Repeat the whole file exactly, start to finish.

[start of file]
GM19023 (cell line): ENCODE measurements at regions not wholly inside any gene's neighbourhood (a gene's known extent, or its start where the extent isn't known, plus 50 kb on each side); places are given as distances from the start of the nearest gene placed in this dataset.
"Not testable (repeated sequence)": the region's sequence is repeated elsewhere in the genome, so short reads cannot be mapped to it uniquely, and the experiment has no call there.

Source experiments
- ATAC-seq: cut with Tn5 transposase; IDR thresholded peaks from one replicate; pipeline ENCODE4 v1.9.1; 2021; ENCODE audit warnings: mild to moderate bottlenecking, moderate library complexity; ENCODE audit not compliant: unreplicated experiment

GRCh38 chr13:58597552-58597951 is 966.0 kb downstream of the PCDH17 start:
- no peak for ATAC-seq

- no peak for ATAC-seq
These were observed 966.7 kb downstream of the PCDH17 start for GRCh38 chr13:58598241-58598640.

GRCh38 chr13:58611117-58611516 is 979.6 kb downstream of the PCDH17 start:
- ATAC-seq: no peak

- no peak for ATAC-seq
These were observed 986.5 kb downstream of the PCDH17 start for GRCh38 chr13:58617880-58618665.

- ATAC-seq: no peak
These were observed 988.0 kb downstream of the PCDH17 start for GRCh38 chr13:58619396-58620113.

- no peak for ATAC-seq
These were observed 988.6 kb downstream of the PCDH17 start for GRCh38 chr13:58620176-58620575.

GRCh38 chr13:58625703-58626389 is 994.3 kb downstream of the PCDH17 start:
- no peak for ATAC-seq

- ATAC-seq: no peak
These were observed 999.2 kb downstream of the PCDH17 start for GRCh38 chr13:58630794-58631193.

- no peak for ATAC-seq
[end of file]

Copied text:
GM19023 (cell line): ENCODE measurements at regions not wholly inside any gene's neighbourhood (a gene's known extent, or its start where the extent isn't known, plus 50 kb on each side); places are given as distances from the start of the nearest gene placed in this dataset.
"Not testable (repeated sequence)": the region's sequence is repeated elsewhere in the genome, so short reads cannot be mapped to it uniquely, and the experiment has no call there.

Source experiments
- ATAC-seq: cut with Tn5 transposase; IDR thresholded peaks from one replicate; pipeline ENCODE4 v1.9.1; 2021; ENCODE audit warnings: mild to moderate bottlenecking, moderate library complexity; ENCODE audit not compliant: unreplicated experiment

GRCh38 chr13:58597552-58597951 is 966.0 kb downstream of the PCDH17 start:
- no peak for ATAC-seq

- no peak for ATAC-seq
These were observed 966.7 kb downstream of the PCDH17 start for GRCh38 chr13:58598241-58598640.

GRCh38 chr13:58611117-58611516 is 979.6 kb downstream of the PCDH17 start:
- ATAC-seq: no peak

- no peak for ATAC-seq
These were observed 986.5 kb downstream of the PCDH17 start for GRCh38 chr13:58617880-58618665.

- ATAC-seq: no peak
These were observed 988.0 kb downstream of the PCDH17 start for GRCh38 chr13:58619396-58620113.

- no peak for ATAC-seq
These were observed 988.6 kb downstream of the PCDH17 start for GRCh38 chr13:58620176-58620575.

GRCh38 chr13:58625703-58626389 is 994.3 kb downstream of the PCDH17 start:
- no peak for ATAC-seq

- ATAC-seq: no peak
These were observed 999.2 kb downstream of the PCDH17 start for GRCh38 chr13:58630794-58631193.

- no peak for ATAC-seq